Welcome to First Word, wherein Eater and its correspondents sit for hours at steamy community board meetings to bring back the first word of new establishments and what they're up to. Your reports from the field always encouraged to email@example.com
Last night's Community Board 3 meeting did not disappoint, there was no shortage of sparring dialogue, enraged restaurateurs, restaurants up for review, and new details for upcoming projects. Here is how it all went down:
1. Keybar, 500 East 11th Street: Two owners are proposing to open a new Hungarian bar and restaurant in the Angels & Kings space. They are building a kitchen on the premise, keeping the 30 foot existing bar and plan on serving Hungarian food and selection of sausages. They will close the kitchen at 11 PM and will have a DJ Thursday-Saturday and will have security on those evenings. There was a few objections from some neighbors about another bar in an area, but the owners did an admirable job at community outreach and are known to be accomplished operators. The owners agreed to the stipulations put forward by the board.
2. TBD (125-127 1st Avenue): This project, previously discussed here, was by far the most intriguing applicant of the evening, mostly due to how hush-hush they tried to keep their entire operation. Three owners were present to explain their proposed business plan, which is a seafood restaurant/seafood market/gallery all in one. The entire space is 1,200 square feet with the retail shop/seafood market in the front taking up roughly 350 square feet.
Currently, they are unable to say who will be their art gallery partner. One of the owners hails from Gloucester, Mass where he has connections to fish markets, and previously he was an owner of Bowery Beef. Michael Herman who is currently opening two other restaurants, the new Acme and a Franco-Japanese restaurant on 22nd Street, is also part of this team. The last partner involved in this project has ties to Blue Ribbon, from where they will be getting their future employees. They were approved for their full liquor license and after talking in circles for awhile agreed to the hours of 8 AM - 2AM Sunday-Wednesday and 8AM - 2AM Thursday-Saturday.
3. Calliope, 67 2nd Avenue: This restaurant, opening in the former Belcourt location, was a simple sale of assets in regard to licensing. Calliope will be a New American restaurant with a sidewalk cafe, full kitchen, seven stool bar and twenty-three tables. The restaurant is brought to you by some of the team behind Prune. The board approved them as long as they agree to keep the same operating model as their predecessor. Their hours are 5 PM - 11 PM on weekdays, 5 - 12 AM on weeknights with the sidewalk cafe closing at 10pm and a brunch service on Saturday and Sunday starting at 9 AM.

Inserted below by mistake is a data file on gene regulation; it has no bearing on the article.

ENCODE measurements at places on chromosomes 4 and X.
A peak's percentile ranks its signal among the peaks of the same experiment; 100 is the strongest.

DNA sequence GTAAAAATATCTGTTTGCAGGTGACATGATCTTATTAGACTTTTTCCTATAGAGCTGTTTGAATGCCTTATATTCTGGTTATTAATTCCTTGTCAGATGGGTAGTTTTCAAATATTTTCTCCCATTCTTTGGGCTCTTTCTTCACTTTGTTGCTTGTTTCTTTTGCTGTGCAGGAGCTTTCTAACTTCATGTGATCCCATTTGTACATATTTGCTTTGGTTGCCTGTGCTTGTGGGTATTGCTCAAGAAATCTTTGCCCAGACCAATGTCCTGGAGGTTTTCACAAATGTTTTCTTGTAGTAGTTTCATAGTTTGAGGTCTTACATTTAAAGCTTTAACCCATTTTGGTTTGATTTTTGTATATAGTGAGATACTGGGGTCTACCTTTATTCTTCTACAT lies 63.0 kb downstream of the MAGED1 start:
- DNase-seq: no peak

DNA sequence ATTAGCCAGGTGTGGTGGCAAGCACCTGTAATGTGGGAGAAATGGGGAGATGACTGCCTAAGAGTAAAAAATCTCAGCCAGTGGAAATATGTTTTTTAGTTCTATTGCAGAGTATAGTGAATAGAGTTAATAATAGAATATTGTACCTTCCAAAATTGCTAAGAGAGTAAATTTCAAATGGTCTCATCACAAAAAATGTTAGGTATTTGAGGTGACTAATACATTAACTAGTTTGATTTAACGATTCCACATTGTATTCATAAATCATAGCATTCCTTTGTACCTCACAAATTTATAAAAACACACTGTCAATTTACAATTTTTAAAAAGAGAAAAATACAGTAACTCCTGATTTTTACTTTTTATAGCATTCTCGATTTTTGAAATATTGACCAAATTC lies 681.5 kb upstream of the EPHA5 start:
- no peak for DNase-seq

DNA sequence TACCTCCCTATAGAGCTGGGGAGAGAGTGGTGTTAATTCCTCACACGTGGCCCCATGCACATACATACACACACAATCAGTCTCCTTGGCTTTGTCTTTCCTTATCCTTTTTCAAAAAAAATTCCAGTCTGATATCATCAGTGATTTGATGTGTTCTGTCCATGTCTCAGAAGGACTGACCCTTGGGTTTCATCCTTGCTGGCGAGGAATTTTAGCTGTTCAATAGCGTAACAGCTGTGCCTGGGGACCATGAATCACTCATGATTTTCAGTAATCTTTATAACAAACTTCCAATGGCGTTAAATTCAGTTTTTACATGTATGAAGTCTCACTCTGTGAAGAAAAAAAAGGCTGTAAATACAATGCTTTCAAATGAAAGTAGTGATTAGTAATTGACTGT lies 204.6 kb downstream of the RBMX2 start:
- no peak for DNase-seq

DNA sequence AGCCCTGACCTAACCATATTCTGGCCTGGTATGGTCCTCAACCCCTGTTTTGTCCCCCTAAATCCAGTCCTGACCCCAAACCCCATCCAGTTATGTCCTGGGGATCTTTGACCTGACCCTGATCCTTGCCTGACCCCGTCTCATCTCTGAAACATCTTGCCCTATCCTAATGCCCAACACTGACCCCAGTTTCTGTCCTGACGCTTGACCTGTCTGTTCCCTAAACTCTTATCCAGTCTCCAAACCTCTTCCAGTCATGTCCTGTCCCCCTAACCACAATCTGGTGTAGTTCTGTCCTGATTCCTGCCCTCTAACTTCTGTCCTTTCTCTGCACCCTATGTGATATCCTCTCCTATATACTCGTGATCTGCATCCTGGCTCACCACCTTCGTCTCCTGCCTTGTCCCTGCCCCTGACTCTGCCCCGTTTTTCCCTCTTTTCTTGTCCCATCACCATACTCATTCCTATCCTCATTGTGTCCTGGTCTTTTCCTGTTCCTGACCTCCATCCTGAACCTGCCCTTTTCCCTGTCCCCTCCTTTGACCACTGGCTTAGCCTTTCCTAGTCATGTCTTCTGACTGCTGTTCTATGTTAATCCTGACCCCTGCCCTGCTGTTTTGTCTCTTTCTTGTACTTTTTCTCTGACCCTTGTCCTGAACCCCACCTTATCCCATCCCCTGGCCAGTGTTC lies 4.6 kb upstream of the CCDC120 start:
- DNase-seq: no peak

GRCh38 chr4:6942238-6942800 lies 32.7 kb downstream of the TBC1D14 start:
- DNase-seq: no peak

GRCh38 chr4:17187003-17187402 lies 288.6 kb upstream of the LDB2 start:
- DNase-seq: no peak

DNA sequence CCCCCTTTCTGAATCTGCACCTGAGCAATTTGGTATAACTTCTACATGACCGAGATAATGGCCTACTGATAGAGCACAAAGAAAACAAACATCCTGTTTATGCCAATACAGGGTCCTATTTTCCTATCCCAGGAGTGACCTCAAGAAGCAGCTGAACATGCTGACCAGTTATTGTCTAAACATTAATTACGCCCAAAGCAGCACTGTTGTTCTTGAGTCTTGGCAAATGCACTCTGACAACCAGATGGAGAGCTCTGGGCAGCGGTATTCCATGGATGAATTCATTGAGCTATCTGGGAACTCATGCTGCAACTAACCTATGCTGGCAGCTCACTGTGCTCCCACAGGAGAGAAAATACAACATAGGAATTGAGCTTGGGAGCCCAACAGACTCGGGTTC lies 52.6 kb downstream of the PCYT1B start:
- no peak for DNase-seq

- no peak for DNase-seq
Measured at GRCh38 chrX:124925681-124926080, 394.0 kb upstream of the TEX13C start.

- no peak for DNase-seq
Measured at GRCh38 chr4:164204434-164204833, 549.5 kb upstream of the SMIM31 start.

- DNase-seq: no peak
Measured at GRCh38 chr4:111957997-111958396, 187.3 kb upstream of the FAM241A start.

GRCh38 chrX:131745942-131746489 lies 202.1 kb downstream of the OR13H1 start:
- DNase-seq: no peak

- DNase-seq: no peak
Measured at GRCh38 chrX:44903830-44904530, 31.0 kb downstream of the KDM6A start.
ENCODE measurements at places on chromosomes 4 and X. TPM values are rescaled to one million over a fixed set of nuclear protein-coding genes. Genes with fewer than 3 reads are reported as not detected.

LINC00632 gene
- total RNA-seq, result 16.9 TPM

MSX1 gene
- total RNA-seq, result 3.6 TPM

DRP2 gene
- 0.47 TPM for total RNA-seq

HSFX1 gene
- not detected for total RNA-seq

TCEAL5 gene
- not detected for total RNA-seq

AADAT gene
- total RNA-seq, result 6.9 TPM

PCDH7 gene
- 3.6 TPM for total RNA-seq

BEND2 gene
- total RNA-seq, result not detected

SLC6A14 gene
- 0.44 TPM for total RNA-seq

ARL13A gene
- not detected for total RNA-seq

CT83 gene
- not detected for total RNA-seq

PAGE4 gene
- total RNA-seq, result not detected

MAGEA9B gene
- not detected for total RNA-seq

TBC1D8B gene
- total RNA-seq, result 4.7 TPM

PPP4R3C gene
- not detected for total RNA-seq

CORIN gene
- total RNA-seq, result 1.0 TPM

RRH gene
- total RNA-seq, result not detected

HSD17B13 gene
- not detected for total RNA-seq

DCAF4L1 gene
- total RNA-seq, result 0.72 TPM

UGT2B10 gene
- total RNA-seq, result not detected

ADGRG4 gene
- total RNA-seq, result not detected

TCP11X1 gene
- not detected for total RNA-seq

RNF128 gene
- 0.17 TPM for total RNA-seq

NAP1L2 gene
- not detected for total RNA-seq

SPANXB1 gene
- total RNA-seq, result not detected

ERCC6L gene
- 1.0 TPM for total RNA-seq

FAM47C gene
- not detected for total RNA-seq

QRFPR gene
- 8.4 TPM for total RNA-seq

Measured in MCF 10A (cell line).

4. Bad Burger, 171 Avenue A: The discussion of this restaurant brought out unusually high emotions and many neighbors came to voice their opinions. Bad Burger is a twenty-four hour restaurant that also delivers 24/7 and provides many vegetarian and vegan options. The owner, Keith Masco, was seeking a beer and wine license and many people came forward to oppose his application, as they've done in the past. They kept reiterating the fact that the area is already overwhelmed with drinking establishments. The committee denied his application and tried to write in stipulations for the future saying he will limit the hours he serves alcohol and only play recorded background music, to which he scoffed and said would never agree to. See more about this here.
5. Goat Town, 511 East 5th Street: Goat Town: This year-old neighborhood restaurant was approved for a liquor license. Many people came forward to say what a terrific addition this is to the neighborhood, how friendly the staff and clientele are and how excellent the operators are.
6. BareBurger, 85 2nd Avenue: This eco-friendly restaurant was approved for a beer and wine license, they intend to serve organic beer and wine.
7. The Merv, 136-138 Division Street: This small Mediterranean restaurant was approved for a liquor license. The owner agreed to the stipulations, only playing background music and operating hours of 11 AM - 1 AM during the week and 10 AM - 1 AM on the weekends.
8. Hair of the Dog, 168 Orchard: Hair of the Dog, the new bar going into the old Cafe Charbon space, was successful with their sidewalk cafe application. There will be tables set up along the wall of the restaurant that will seat a total of 24 people. It was stated by many that this area is already “over saturated” with alcohol licenses, but this is a responsible business owner and would be a benefit to the community. The sidewalk cafe will be open until midnight Sunday-Thursday and until 1 AM Friday and Saturday.
9. Five Napkin Burger, 150 East 14th: Five Napkin Burger was approved to get a sidewalk cafe last night. This is the fourth of the Five Napkin Burgers to open in the city and they will be serving breakfast, lunch and dinner. They are part of the French Roast Group, with 17 other restaurants in the city and many with sidewalk cafes, have never had any complaints.
10. Hachi, 185 Orchard: This full service sushi restaurant was awarded a beer and wine license, as long as they agreed to serve food until closing. The restaurant seats 70 people and will be open from 4pm-12am Monday-Wednesday and 11am-2am Thursday-Saturday.
11. Cafe Khufu, 61 East 3rd Street: Cafe Khufu received a glowing review from one of the community board members who lives next door to the establishments. They were approved for a beer and wine license.
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